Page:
It has come the time in my life where I must buy new clothes. Two babies in two years, and then the scourge of the tiny holes in my shirts have winnowed my winter wardrobe down to nothing. I went out to a few stores the other day in search of clothing for the kids for our family pictures this weekend and noticed a disturbing trend when it comes to jeans and pants in my size.
Skinny jeans. Everywhere.
In fact, I was informed by my Twitter friends (who know these things) that skinny jeans are the ONLY jeans out there this season. Cargo-type pants are not even available anymore. I know, because I looked.
Since I started teaching and practicing Lagree Fitness Pilates, I have changed shape once again. From maternity, to post-maternity, to maternity again, to Pilates… I am proud to say that, yes, I have worked very hard to get my glutes and thighs crazy strong and toned. You would think that I would be excited to show them off. You would think that, but you would be wrong.
I do not like to use profanity on this blog, but I can’t think of a better way to say this: I do not really want people looking at my ass. Skinny jeans make me feel like everyone is looking at my ass.
Is it just me, or do skinny jeans really seem to leave your rear end nowhere to hide? Maybe it’s just my perception that boot cut jeans were a little less “out there”. And I really loved cargo pants.
Sure, my husband loves the skinny jeans look. And that is an appropriate way for him to feel about my body. There is an attitude out there that “you can look but not touch, and if you’re going to leer that is your problem”. I have to disagree with that. I feel that I have some degree of control in the way that I dress which confers upon me a certain amount of responsibility for how people look at me.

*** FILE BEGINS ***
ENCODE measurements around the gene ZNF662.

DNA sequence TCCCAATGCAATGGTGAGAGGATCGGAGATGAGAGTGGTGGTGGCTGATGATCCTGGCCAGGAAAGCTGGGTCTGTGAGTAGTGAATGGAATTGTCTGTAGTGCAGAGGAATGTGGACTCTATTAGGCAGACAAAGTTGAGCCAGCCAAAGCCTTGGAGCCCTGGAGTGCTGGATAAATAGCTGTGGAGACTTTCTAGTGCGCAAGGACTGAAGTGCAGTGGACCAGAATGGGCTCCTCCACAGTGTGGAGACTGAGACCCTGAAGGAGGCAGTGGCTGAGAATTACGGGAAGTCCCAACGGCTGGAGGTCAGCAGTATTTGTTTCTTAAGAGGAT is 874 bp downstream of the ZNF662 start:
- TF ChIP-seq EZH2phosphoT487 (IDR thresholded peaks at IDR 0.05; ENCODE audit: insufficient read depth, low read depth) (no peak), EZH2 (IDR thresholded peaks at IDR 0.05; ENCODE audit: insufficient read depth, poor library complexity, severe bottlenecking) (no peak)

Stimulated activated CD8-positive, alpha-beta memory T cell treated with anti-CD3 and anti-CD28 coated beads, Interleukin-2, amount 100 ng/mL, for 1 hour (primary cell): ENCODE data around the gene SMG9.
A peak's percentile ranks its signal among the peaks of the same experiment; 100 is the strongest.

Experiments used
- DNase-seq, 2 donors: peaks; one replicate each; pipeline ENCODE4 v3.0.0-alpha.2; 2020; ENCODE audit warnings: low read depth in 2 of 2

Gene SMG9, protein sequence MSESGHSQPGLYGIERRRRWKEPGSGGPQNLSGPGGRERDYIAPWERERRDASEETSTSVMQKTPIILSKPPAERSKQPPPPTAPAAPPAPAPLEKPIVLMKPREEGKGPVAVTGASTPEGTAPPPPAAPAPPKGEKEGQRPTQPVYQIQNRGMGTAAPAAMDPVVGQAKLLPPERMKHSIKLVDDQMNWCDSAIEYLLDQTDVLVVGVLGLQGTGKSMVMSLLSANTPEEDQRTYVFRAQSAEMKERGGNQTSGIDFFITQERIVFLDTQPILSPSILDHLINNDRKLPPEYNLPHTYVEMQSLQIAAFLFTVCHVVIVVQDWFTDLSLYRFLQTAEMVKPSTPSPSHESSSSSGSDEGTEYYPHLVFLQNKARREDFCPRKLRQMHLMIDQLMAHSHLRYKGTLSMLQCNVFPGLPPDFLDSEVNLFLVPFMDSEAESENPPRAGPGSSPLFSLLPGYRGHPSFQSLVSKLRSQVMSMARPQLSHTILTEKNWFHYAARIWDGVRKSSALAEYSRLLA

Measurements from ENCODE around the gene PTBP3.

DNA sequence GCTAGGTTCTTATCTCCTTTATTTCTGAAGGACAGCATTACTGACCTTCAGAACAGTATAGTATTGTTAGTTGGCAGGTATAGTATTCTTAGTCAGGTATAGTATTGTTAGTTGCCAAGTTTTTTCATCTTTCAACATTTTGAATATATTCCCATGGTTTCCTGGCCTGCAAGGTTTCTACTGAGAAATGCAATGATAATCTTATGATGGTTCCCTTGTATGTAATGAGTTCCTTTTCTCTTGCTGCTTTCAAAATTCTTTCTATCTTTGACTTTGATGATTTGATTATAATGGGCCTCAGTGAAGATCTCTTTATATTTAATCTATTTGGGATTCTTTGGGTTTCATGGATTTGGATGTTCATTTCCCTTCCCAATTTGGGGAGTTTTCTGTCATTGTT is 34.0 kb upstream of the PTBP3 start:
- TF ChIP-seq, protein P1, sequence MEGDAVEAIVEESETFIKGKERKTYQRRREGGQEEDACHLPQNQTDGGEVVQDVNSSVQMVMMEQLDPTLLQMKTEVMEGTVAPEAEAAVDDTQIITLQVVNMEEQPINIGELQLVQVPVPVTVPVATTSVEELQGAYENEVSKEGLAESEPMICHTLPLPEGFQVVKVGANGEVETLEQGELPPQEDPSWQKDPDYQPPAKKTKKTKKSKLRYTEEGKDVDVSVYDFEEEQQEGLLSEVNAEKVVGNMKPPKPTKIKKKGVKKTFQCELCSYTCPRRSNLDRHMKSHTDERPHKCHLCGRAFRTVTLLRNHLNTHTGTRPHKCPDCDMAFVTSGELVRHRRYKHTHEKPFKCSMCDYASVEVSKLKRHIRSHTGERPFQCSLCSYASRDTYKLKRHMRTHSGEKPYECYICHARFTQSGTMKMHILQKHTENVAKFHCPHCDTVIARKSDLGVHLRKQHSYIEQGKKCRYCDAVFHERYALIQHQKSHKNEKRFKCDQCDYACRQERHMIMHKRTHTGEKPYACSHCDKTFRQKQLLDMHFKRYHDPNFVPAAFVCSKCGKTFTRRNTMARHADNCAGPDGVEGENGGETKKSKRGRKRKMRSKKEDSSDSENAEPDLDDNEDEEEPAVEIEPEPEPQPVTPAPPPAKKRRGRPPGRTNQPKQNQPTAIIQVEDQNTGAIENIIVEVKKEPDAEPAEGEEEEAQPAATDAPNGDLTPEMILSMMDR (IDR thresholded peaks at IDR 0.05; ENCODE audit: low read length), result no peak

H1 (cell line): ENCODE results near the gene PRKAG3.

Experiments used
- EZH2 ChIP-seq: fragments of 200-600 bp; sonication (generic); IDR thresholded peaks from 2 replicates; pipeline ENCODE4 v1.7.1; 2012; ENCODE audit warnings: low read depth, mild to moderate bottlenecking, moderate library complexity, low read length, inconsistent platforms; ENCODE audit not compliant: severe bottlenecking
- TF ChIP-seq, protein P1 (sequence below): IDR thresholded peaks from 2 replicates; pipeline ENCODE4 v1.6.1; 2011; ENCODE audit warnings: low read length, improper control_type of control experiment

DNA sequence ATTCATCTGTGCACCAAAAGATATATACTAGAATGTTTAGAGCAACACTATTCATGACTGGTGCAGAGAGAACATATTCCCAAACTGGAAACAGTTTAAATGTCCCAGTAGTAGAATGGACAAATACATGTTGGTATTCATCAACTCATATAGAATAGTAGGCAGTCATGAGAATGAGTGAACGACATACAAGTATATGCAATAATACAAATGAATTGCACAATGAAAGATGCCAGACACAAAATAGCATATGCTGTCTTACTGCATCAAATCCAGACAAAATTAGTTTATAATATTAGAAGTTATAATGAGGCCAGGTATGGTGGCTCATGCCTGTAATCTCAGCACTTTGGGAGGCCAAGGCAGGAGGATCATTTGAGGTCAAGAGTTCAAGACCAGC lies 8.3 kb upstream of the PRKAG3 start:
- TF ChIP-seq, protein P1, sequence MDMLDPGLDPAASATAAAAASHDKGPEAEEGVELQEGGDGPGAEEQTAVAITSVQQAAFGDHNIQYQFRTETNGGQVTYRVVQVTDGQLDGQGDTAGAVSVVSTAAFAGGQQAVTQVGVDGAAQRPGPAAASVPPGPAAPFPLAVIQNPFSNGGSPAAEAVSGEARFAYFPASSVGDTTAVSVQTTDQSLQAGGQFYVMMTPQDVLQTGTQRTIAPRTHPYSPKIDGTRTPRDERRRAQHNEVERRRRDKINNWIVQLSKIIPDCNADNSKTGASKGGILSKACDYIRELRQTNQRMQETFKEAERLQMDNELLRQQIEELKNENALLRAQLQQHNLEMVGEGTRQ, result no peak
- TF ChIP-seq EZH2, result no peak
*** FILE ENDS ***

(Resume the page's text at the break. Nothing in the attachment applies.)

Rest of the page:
It’s true that in one aspect, wearing skinny jeans does promote my Pilates practice by exhibiting the results of the work I have done, but in other ways it can really bother another woman who struggles with body image issues. As the advertisements say: results may not be typical. I can guarantee you that there is another part of her body that comes out ahead of mine. We are all born with our own bodies and they just don’t look alike. We are all beautiful, we shouldn’t look the same. Skinny jeans make me feel like I am promoting comparison.
And don’t even get me started on how I spent most of the 5th grade coveting those jeans that closed at the bottom with a zipper. If I was wearing this trend in the 80’s, I am more than a little reluctant to repeat these fashion mistakes when I am nearly 35. Should a woman of my age even be wearing the same thing she wore at 10 years old? I think not, my friends.
Because I never have a 100% solid opinion on anything, I can also counter everything I’ve said in this post by mentioning that I’ve seen some of my friends do a great job of wearing skinny jeans in a manner that does not scream “look at me” or draws unnecessary attention to their assets. I know it can be done.
To those friends, I say: please comment on this post and tell me where you got those jeans and what you looked for when you were shopping. Please.
In the meantime, I will be lurking here in the corner, in my cargo pants from 2008, bemoaning my lack of choice in pants and trying to reconcile my inevitable participation in this trend.